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OUT IN THE OPEN
Interview With Delaware Senator Joseph Biden; Interview With Former United States Ambassador to the United Nations John Bolton
Aired December 4, 2007 - 20:00 ET
THIS IS A RUSH TRANSCRIPT. THIS COPY MAY NOT BE IN ITS FINAL FORM AND MAY BE UPDATED.
RICK SANCHEZ, CNN ANCHOR: Our first story is an important point for discussion in the United States.
It's kind of like when the Wizard of Oz tells Dorothy, pay no attention to that man behind the curtain.
For more than a year now, President Bush and Vice President Cheney have been beating the drums about getting tough with Iran, because Iran was building a nuclear arsenal. At one point, President Bush even raised the specter of World War III with the American people.
Well, now we're finding out this, that Iran has no nuclear weapons program and that President Bush did or should have known that. A newly declassified U.S. intelligence report says that Iran shut down that program in 2003.
Perplexingly, the president is still singing the same tune. Listen to this.
(BEGIN VIDEO CLIP)
GEORGE W. BUSH, PRESIDENT OF THE UNITED STATES: Iran was dangerous. Iran is dangerous. And Iran will be dangerous if they have the knowledge necessary to make a nuclear weapon.
(END VIDEO CLIP)
SANCHEZ: It does sound familiar, doesn't it? Kind of like what we heard before with the Iraq war, when we were told that Iraq had weapons of mass destruction.
Young people call it street cred, as in credibility, as in what this administration seems to lack right now on this issue.
There is no more Bush loyalist than former U.N. Ambassador John Bolton. He sat down with me just a while ago.
And he even agreed that this raises some serious questions.
SANCHEZ: A lot of folks, all over the country, from Kansas to Hawaii to Iowa to Florida, are going to saying, uh-oh, were they trying to do this again? Were they going to play this card again? And you could understand why they might think that, right? JOHN BOLTON, FORMER UNITED STATES AMBASSADOR TO UNITED NATIONS: I think it's legitimate to ask about these kinds of questions. I really do.
SANCHEZ: We are going to more of the interview with Ambassador Bolton coming up in just a little bit.
But, first, let's go to the White House now and correspondent Ed Henry.
You know, Ed, on the issue of credibility, which seems to be what this is very much about, how damaging might this be for the Bush administration?
ED HENRY, CNN WHITE HOUSE CORRESPONDENT: Oh, it's a big-time damage for the White House.
The president was essentially handed lemons with this report, and he tried to turn it into lemonade during that press conference today. But as you showed in that sound, the president is having some difficulty doing that, because the fact is, while there is a little bit for the president to hang his hat on, which is the fact that this report does say that at one time Iran had a nuclear weapons program -- so, the president can say, look, they were dangerous at one time, they still are, and, in the future, if we don't stop them, because they could restart this program at any time, they could be a danger.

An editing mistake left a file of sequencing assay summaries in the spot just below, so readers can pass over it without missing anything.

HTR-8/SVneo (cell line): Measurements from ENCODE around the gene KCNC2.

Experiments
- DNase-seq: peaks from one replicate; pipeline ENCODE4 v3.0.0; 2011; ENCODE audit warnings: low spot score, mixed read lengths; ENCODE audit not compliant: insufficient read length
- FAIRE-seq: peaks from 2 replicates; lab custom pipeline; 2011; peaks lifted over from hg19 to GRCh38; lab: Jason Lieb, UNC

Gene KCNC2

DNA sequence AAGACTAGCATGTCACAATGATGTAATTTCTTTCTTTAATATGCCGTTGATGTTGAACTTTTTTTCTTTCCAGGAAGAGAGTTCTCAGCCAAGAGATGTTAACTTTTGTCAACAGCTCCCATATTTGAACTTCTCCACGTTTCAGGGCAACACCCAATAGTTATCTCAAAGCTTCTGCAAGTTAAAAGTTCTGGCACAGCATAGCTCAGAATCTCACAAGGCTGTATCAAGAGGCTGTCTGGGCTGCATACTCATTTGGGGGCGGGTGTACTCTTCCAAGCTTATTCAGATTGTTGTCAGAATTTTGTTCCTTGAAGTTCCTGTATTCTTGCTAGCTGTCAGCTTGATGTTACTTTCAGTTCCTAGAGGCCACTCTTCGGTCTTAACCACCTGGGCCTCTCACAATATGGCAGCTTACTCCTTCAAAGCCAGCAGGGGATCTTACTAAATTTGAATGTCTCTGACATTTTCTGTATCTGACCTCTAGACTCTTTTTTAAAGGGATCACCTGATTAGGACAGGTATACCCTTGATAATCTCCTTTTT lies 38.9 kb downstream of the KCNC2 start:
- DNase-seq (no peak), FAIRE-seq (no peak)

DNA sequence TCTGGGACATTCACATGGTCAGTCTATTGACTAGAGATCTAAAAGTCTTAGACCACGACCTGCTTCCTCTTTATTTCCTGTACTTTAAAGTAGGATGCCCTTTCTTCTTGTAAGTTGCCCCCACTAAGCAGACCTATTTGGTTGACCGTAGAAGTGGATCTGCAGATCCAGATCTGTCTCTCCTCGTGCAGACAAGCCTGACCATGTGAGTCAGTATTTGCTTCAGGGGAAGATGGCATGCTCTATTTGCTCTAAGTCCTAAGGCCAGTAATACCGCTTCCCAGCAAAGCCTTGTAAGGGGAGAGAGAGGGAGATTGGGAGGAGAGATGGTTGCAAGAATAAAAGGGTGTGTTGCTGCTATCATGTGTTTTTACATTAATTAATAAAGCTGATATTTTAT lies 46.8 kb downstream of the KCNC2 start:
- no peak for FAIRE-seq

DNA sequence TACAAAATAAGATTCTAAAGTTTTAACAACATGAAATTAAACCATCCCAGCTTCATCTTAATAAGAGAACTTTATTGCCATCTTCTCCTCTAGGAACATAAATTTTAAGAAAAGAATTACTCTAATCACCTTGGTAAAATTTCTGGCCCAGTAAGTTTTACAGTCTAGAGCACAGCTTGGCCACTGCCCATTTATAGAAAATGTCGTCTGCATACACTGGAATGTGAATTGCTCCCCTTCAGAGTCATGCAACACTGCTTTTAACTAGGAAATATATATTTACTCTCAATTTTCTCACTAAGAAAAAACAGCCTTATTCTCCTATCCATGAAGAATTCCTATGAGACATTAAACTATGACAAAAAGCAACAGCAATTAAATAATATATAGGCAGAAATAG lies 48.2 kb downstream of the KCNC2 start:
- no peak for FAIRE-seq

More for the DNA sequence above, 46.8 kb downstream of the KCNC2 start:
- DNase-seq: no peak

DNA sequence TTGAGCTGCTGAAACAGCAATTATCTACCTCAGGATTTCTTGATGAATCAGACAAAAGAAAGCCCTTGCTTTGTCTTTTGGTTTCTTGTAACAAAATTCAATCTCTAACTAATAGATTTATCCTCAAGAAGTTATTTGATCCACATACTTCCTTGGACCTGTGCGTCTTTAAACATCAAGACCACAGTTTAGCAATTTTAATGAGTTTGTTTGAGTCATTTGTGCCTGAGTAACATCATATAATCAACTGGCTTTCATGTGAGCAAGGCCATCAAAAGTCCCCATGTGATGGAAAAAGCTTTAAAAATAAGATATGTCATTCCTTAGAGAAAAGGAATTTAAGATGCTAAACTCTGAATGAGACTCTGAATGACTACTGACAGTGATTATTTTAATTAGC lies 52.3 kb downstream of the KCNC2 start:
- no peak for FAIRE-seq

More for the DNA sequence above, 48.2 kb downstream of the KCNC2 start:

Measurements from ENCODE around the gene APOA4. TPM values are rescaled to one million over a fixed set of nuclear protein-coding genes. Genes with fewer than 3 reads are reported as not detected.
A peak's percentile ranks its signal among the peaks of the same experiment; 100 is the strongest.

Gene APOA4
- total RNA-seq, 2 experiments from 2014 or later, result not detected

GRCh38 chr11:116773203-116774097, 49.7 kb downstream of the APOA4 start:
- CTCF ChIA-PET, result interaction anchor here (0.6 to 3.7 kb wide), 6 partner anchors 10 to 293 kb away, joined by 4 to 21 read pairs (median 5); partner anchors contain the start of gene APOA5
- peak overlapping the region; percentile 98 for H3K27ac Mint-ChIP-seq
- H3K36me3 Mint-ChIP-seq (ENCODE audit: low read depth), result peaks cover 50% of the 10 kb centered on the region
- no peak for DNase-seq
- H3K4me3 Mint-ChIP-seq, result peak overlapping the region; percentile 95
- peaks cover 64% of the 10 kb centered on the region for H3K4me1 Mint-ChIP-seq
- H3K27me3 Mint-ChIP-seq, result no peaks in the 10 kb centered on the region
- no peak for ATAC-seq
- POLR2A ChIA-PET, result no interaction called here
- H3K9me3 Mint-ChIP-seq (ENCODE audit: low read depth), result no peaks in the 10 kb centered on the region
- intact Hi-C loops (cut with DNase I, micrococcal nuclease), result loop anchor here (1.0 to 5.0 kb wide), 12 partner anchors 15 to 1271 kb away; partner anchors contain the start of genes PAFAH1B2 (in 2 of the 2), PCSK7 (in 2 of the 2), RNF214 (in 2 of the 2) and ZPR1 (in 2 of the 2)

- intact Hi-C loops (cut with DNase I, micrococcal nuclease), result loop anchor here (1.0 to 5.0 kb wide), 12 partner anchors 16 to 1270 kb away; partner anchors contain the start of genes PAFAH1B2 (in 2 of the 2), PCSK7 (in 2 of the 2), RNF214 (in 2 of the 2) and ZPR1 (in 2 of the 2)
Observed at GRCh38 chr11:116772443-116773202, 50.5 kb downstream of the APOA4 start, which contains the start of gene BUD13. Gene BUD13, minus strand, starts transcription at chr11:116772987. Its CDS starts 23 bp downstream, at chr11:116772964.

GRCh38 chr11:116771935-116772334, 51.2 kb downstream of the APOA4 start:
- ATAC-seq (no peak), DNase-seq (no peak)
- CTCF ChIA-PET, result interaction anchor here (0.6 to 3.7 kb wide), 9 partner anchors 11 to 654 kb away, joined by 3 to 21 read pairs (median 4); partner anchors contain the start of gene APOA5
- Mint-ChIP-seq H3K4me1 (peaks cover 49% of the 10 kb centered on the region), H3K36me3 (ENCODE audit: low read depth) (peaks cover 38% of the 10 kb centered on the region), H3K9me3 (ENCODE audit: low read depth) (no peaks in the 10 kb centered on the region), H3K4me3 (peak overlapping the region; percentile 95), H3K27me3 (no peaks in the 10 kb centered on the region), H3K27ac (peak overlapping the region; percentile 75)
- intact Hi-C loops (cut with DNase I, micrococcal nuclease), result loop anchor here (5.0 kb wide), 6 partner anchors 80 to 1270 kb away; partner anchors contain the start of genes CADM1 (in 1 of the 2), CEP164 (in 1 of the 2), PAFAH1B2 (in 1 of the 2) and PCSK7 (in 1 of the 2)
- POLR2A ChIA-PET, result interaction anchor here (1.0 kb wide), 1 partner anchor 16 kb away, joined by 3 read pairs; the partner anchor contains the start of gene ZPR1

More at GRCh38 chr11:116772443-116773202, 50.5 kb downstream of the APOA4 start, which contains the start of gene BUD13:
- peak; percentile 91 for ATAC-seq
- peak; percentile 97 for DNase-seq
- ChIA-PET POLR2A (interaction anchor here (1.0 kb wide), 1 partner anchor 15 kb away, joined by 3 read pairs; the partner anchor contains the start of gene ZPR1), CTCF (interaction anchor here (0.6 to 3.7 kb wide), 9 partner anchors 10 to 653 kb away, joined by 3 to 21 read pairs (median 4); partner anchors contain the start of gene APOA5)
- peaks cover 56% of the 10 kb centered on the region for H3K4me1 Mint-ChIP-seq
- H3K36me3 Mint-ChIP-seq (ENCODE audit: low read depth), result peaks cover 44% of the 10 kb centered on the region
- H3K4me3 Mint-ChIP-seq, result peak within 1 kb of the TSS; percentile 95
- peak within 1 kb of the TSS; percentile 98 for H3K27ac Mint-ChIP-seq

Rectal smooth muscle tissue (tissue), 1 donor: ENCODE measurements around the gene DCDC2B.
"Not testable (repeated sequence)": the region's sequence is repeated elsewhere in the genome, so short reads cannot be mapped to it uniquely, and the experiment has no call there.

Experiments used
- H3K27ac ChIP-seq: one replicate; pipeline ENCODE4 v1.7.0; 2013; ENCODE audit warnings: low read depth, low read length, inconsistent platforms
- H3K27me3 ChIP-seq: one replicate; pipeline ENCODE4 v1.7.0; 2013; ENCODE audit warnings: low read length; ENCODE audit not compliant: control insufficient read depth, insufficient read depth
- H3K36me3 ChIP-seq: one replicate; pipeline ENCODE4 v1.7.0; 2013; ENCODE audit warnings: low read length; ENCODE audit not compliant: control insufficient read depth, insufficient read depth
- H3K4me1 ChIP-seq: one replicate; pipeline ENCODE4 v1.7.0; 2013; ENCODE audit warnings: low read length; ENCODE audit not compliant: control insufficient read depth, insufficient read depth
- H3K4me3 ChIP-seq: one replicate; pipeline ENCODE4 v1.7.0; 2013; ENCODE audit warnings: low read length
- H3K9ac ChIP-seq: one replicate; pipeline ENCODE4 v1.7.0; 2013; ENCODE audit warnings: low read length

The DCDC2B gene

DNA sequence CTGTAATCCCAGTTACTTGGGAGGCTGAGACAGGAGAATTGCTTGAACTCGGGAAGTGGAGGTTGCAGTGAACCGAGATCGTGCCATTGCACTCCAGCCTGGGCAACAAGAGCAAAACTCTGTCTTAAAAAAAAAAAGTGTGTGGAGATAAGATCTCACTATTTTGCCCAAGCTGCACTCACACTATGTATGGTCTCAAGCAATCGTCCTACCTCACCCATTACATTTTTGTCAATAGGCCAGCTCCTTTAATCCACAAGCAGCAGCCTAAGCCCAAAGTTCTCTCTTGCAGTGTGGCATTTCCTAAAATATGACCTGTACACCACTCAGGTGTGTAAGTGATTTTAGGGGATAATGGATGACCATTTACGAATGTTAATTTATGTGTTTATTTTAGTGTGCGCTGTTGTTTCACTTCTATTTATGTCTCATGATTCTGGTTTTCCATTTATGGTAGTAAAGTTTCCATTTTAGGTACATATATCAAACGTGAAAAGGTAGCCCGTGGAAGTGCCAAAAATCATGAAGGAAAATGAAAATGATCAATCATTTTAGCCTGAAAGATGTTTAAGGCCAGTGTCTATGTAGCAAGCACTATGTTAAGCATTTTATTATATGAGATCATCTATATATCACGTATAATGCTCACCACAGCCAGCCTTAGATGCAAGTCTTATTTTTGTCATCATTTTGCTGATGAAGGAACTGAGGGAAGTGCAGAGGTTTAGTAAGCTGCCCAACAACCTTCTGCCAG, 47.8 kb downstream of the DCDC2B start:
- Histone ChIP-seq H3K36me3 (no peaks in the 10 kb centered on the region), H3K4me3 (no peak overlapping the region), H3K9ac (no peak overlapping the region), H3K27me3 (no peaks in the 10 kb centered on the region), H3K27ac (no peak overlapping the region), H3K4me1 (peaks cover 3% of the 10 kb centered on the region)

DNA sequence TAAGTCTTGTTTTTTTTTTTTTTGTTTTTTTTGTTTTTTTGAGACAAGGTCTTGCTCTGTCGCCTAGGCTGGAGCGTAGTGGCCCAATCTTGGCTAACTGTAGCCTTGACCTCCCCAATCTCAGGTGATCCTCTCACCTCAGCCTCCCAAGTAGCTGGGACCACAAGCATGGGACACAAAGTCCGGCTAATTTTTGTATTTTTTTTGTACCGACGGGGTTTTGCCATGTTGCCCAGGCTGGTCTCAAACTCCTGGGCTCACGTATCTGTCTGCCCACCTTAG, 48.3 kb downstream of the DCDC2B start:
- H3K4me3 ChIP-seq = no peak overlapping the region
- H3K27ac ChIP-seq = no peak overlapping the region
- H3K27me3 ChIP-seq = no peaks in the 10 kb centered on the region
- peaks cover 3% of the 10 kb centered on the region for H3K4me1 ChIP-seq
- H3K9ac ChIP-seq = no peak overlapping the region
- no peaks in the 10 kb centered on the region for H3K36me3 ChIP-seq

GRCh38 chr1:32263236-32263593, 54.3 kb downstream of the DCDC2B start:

But the fact is, the bottom line, the main thrust of this report runs counter to what the president and Vice President Cheney have been saying in recent months in suggesting there was an imminent threat from Iran. Instead, we now know in fact they shut down or at least halted their nuclear weapons program four years ago.
So, it makes you wonder also about the timing. And the president today acknowledged at this press conference that he got the first inkling that there was some new intelligence back in the summer. But he only got the final assessment last week.
You to wonder, what happened between August and last week, when the president got the final report? Was he asking more questions to find out whether the intelligence was different than what he was telling the American people? A lot of questions.
SANCHEZ: Down to 30 seconds here, but I want to know this. Wasn't their response today even worse? Couldn't it create more of a damage, almost as if to say, well, they were eventually going to have a program of this type at some time in the future?
I mean, that's a far cry from raising the specter of World War III, Ed, isn't it?
HENRY: You're right. And it can not only -- obviously, it's hurt the credibility, if the White House ever wanted down the road to try to launch war against Iran, trying to build an international coalition, but even for something smaller, trying to build an international coalition for sanctions against Iran.
That has now been very much damaged, because the White House is not even acknowledging the obvious here. They're trying to stick to what they have been saying all along. And that's going to potentially hurt them around the world.
SANCHEZ: White House correspondent Ed Henry making some fine points from the international standpoint.
Speaking of the international standpoint, several lawmakers are furious about today's revelation, none more so than Senator Joe Biden, who chairs the Foreign Relations Committee.
Now, I reached out to him in Iowa just a while ago.
SANCHEZ: Presidential candidate and Delaware Senator Joe Biden good enough to join us.
Senator, I'm going to read to the viewers what your own words are. And then you can amplify on them.
"Knowingly disregarded or misrepresented intelligence" -- you're talking about the Bush White House, aren't you?
SEN. JOSEPH BIDEN (D-DE), PRESIDENTIAL CANDIDATE: I'm talking about President Bush, not just the Bush White House.